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Elephant Rumblings: Pitch clock shortening minor league games

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MLB: Spring Training-New York Mets at Houston Astros Jasen Vinlove-USA TODAY Sports

Happy Wednesday, Athletics Nation!

Professional baseball has been tinkering with ways to shorten games in recent years to appeal to the 21st Century attention span. Generally it is minor league baseball that serves as the test laboratory for experiments with pitch clocks and limitations on mound step-offs and pickoff attempts. Jeff Passan at ESPN reported yesterday that pitch clocks have been shaving about 20 minutes on average from MiLB games this spring, which may set the stage for implementation in the big leagues in 2023.

The minor league season began with a control set of 335 games without a pitch clock, and 132 games have been played since then with a 14-second clock during at-bats with the bases empty and an 18-second clock with runners on base. The result: the games with a pitch clock averaged 2 hours and 39 minutes, while the games without a pitch clock averaged 2 hours and 59 minutes. That difference could compensate for the time it takes fans to drive out of the parking lot after the game!

While games have been shortened by the pitch clock, hitting and scoring were essentially flat between the clocked games and the control set.

The new Collective Bargaining agreement permits MLB to unilaterally implement new rules with just 45 days notice to the MLBPA rather than a full year, so the league could introduce pitch clocks to begin the 2023 season.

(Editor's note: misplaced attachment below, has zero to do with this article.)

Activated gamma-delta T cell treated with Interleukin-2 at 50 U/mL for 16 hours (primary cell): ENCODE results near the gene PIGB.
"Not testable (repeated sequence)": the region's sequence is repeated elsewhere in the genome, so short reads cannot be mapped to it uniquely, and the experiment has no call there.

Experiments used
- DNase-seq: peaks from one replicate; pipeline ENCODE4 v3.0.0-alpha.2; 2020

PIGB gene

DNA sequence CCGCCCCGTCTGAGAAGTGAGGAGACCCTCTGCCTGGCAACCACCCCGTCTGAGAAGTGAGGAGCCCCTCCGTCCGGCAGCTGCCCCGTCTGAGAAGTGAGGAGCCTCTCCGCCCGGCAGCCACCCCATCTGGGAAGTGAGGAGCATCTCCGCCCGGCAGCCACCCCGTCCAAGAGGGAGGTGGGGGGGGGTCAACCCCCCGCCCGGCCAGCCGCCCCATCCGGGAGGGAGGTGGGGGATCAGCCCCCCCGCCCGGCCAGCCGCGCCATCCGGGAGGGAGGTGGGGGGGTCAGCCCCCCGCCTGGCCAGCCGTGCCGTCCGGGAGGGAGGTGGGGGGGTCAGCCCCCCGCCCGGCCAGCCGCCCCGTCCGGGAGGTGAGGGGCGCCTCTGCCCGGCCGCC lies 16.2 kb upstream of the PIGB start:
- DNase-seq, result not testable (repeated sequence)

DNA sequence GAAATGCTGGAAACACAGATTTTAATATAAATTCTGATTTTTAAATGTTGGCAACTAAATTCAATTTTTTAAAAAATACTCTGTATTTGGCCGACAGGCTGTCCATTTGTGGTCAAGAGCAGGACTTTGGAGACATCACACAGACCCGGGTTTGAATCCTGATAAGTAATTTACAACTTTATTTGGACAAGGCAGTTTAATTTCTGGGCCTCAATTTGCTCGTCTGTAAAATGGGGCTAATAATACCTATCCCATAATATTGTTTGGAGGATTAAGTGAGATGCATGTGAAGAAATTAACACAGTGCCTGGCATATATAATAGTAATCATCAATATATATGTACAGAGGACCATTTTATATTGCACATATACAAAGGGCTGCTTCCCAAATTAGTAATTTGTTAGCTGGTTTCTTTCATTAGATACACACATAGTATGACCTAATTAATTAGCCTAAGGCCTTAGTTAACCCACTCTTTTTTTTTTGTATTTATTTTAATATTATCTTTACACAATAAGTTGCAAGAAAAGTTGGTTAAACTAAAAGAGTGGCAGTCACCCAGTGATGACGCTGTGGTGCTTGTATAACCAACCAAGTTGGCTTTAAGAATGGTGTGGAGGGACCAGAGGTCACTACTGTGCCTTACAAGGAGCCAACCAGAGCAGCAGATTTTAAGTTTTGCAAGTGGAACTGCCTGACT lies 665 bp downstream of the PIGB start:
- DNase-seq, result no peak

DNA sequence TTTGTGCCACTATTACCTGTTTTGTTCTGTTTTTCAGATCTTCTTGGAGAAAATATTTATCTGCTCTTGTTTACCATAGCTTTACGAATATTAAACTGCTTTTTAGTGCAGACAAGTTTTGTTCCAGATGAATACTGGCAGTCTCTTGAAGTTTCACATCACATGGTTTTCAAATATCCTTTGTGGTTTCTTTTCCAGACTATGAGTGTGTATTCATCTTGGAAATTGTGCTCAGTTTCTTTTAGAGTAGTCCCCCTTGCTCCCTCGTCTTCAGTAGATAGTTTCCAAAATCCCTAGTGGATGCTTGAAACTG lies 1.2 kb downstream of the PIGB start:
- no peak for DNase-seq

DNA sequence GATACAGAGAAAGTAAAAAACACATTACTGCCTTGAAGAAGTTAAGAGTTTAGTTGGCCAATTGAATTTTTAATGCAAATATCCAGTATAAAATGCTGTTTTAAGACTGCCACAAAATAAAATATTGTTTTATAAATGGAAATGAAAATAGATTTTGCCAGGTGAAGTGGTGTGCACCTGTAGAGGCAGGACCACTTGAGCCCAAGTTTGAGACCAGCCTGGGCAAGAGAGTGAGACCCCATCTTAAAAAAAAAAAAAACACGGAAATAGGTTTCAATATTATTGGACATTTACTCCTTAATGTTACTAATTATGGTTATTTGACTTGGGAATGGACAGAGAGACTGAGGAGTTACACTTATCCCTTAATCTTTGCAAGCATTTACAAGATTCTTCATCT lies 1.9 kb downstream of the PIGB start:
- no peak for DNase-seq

Pitch clocks have both supporters and detractors among professional baseball players. Catcher Henry Davis, the top 2021 draft pick now in the Pittsburgh Pirates system, is firmly in the former camp, stating that thanks to the clock-quickened pace of play this spring, “[Outside of] playing in the College World Series or unique games, it has been the most fun I’ve ever had playing.”

On the other hand, major league veteran Derek Holland, who is now with the Boston Red Sox AAA affiliate, said the pitch clock is “a disaster ... and it will only get worse.” Pitchers’ concerns aren’t baseless, as there is evidence that pitch clocks, especially if combined with step-off limits, may result in more stolen base attempts.

So how does the AN community feel about speeding up the pace of game via pitch clocks? It certainly seems less heavy-handed and conspicuously obtrusive than ghost runners, though I do respect the art of pitching and appreciate different individual styles of play. But mostly, I like pitchers who work fast, and pitch clocks will force an evolution in that direction. Do you agree? Share your take on pitch clocks in the comments below!

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